Finally, early evidence in New Zealand implies that there is a detectable difference between the savings behaviours of different age cohorts. This means that adjusting for income, age and the like, one generation will have a better savings record than another. Specifically, the generation born before the war – between roughly 1925 and 1939 – shows up has having saved less than the post-war generations.
It is not clear why this is the case, and we need to do more work on explaining the research findings. These were periods of radically different social and economic circumstances, and when different policy settings were operating. We are contrasting, for example, a major economic depression and a war, with a period of prolonged economic expansion and full employment, and that long boom with the huge economic restructuring that followed it.
We do not know at what stage in the life cycle savings habits form. Were the savings intentions of the pre-war generation formed during the period of personal insecurity, or during the good years that followed?
It would also be interesting to find out why both the post-war baby boomers and generation x that followed have relatively stronger savings records, despite entering very different employment and policy environments at the start of their working lives.
The point to take from this is that savings habits arise out of the environment in which they are formed. We must try to construct a savings-friendly environment relevant to the circumstances of the present.
My thinking is that three elements need to go into constructing this environment: education, opportunity and incentive. Education is the responsibility of the government and the industry. Opportunity is the responsibility of the industry; the product they offer has to be relevant. Incentive is the responsibility of the government.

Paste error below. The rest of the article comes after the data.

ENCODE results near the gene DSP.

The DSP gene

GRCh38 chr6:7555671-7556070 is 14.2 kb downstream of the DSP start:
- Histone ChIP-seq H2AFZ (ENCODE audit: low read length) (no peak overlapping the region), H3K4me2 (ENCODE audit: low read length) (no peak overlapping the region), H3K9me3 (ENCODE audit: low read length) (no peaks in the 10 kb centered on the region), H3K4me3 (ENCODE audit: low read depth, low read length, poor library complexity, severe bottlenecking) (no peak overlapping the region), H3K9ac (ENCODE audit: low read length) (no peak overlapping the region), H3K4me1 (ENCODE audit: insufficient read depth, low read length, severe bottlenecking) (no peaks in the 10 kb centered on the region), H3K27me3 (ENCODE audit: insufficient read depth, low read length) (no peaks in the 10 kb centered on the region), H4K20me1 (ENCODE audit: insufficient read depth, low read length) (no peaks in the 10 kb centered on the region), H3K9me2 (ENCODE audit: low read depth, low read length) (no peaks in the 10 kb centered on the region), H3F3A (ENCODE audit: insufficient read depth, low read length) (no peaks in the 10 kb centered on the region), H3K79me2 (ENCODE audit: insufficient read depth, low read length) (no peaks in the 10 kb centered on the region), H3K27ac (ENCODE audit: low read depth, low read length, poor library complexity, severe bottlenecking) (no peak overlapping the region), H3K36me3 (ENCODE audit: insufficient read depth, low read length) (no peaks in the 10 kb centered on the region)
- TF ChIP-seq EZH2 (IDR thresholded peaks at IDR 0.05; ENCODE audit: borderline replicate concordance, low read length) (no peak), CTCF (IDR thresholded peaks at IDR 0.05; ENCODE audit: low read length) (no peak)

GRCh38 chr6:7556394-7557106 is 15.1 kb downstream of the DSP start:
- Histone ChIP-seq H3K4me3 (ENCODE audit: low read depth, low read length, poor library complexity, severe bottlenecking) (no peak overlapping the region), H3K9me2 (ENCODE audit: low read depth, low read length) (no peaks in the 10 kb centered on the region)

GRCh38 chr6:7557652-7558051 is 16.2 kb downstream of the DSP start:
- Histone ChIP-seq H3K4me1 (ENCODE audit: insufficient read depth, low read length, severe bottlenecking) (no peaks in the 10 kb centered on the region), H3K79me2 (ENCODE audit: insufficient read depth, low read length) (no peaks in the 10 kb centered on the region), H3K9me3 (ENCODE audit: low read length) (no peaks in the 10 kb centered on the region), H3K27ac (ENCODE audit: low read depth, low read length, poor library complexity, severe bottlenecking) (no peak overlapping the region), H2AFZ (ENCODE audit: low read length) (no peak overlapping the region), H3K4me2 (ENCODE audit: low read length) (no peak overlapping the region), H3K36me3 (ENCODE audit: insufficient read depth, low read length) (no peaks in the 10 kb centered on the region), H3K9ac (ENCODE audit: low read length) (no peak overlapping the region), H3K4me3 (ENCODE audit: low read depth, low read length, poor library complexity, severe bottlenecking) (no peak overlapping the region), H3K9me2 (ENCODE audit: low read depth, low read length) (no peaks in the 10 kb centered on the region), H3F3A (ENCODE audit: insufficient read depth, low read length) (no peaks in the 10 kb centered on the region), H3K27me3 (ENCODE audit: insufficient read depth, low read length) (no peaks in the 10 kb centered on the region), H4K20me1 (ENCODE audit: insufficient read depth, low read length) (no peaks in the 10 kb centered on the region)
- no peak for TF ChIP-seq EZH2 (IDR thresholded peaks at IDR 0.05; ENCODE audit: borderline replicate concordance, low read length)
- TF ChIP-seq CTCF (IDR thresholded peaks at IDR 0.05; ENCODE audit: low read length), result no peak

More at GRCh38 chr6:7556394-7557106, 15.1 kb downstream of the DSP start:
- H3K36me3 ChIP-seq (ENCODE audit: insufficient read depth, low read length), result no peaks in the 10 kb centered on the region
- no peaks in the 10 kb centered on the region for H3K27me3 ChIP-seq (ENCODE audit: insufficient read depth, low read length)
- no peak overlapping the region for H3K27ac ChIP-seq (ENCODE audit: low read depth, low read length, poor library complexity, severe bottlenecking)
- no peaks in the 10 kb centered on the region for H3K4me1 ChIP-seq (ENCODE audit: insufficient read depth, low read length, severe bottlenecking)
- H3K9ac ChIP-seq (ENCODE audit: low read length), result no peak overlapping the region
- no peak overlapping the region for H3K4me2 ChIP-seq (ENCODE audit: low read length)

A few weeks ago I outlined some options for an incentive regime for private savings in a speech to the annual meeting of Grey Power. I will repeat those options here, but expand on them in the area where the industry might like to consider how it could interface with a tax based incentive regime.
I must stress that incentives alone are not the answer. They will not work if the educational work has not been done and the opportunities to save are unattractive.
If we rule out compulsion – on the philosophical basis that I have outlined earlier – incentives essentially come down to aligning the tax system with private savings programmes.
The two key constraints are:
- any incentives must not be too expensive fiscally, or else stimulating private savings crowds out other spending on programmes that have wider public benefits;